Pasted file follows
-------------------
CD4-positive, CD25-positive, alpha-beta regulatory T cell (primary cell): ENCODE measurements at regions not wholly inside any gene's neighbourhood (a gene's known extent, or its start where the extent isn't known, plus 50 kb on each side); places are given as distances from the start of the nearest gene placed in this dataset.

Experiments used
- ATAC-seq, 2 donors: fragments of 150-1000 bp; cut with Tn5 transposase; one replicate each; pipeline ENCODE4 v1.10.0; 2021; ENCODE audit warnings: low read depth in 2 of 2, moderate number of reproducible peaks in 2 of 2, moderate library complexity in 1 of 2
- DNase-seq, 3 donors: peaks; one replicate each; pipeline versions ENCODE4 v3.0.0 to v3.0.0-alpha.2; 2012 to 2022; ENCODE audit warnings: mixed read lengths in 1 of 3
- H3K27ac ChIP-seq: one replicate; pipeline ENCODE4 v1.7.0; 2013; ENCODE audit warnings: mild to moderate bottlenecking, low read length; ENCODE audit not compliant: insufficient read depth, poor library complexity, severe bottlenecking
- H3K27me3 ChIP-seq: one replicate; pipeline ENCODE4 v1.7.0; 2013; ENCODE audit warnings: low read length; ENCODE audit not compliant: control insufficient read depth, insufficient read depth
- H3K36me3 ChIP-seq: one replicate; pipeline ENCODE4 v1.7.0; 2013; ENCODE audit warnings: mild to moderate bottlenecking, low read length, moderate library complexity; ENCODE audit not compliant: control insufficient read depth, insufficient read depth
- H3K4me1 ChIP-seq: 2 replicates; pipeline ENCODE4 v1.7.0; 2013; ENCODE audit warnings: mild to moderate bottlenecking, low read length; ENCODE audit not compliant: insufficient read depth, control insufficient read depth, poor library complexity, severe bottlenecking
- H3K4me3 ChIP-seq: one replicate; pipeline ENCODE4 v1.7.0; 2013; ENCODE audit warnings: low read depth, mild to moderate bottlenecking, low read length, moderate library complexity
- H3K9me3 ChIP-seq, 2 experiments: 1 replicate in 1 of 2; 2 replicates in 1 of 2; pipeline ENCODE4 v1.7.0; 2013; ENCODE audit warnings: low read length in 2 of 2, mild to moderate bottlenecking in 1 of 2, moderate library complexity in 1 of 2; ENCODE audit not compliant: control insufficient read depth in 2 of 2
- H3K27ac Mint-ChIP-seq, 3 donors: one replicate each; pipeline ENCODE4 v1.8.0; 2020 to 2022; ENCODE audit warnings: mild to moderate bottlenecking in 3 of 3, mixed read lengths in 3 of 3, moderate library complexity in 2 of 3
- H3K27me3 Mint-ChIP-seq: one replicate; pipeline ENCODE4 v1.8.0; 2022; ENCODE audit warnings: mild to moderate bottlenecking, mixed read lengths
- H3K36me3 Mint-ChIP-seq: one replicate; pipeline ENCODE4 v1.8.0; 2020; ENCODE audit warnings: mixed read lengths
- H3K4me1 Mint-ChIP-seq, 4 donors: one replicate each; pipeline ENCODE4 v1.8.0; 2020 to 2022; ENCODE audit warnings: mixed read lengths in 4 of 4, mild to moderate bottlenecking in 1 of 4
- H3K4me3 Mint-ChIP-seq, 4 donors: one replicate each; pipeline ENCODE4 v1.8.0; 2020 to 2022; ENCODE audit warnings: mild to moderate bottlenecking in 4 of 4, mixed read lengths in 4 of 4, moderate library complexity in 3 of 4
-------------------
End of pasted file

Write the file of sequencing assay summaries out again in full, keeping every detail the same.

CD4-positive, CD25-positive, alpha-beta regulatory T cell (primary cell): ENCODE measurements at regions not wholly inside any gene's neighbourhood (a gene's known extent, or its start where the extent isn't known, plus 50 kb on each side); places are given as distances from the start of the nearest gene placed in this dataset.

Experiments used
- ATAC-seq, 2 donors: fragments of 150-1000 bp; cut with Tn5 transposase; one replicate each; pipeline ENCODE4 v1.10.0; 2021; ENCODE audit warnings: low read depth in 2 of 2, moderate number of reproducible peaks in 2 of 2, moderate library complexity in 1 of 2
- DNase-seq, 3 donors: peaks; one replicate each; pipeline versions ENCODE4 v3.0.0 to v3.0.0-alpha.2; 2012 to 2022; ENCODE audit warnings: mixed read lengths in 1 of 3
- H3K27ac ChIP-seq: one replicate; pipeline ENCODE4 v1.7.0; 2013; ENCODE audit warnings: mild to moderate bottlenecking, low read length; ENCODE audit not compliant: insufficient read depth, poor library complexity, severe bottlenecking
- H3K27me3 ChIP-seq: one replicate; pipeline ENCODE4 v1.7.0; 2013; ENCODE audit warnings: low read length; ENCODE audit not compliant: control insufficient read depth, insufficient read depth
- H3K36me3 ChIP-seq: one replicate; pipeline ENCODE4 v1.7.0; 2013; ENCODE audit warnings: mild to moderate bottlenecking, low read length, moderate library complexity; ENCODE audit not compliant: control insufficient read depth, insufficient read depth
- H3K4me1 ChIP-seq: 2 replicates; pipeline ENCODE4 v1.7.0; 2013; ENCODE audit warnings: mild to moderate bottlenecking, low read length; ENCODE audit not compliant: insufficient read depth, control insufficient read depth, poor library complexity, severe bottlenecking
- H3K4me3 ChIP-seq: one replicate; pipeline ENCODE4 v1.7.0; 2013; ENCODE audit warnings: low read depth, mild to moderate bottlenecking, low read length, moderate library complexity
- H3K9me3 ChIP-seq, 2 experiments: 1 replicate in 1 of 2; 2 replicates in 1 of 2; pipeline ENCODE4 v1.7.0; 2013; ENCODE audit warnings: low read length in 2 of 2, mild to moderate bottlenecking in 1 of 2, moderate library complexity in 1 of 2; ENCODE audit not compliant: control insufficient read depth in 2 of 2
- H3K27ac Mint-ChIP-seq, 3 donors: one replicate each; pipeline ENCODE4 v1.8.0; 2020 to 2022; ENCODE audit warnings: mild to moderate bottlenecking in 3 of 3, mixed read lengths in 3 of 3, moderate library complexity in 2 of 3
- H3K27me3 Mint-ChIP-seq: one replicate; pipeline ENCODE4 v1.8.0; 2022; ENCODE audit warnings: mild to moderate bottlenecking, mixed read lengths
- H3K36me3 Mint-ChIP-seq: one replicate; pipeline ENCODE4 v1.8.0; 2020; ENCODE audit warnings: mixed read lengths
- H3K4me1 Mint-ChIP-seq, 4 donors: one replicate each; pipeline ENCODE4 v1.8.0; 2020 to 2022; ENCODE audit warnings: mixed read lengths in 4 of 4, mild to moderate bottlenecking in 1 of 4
- H3K4me3 Mint-ChIP-seq, 4 donors: one replicate each; pipeline ENCODE4 v1.8.0; 2020 to 2022; ENCODE audit warnings: mild to moderate bottlenecking in 4 of 4, mixed read lengths in 4 of 4, moderate library complexity in 3 of 4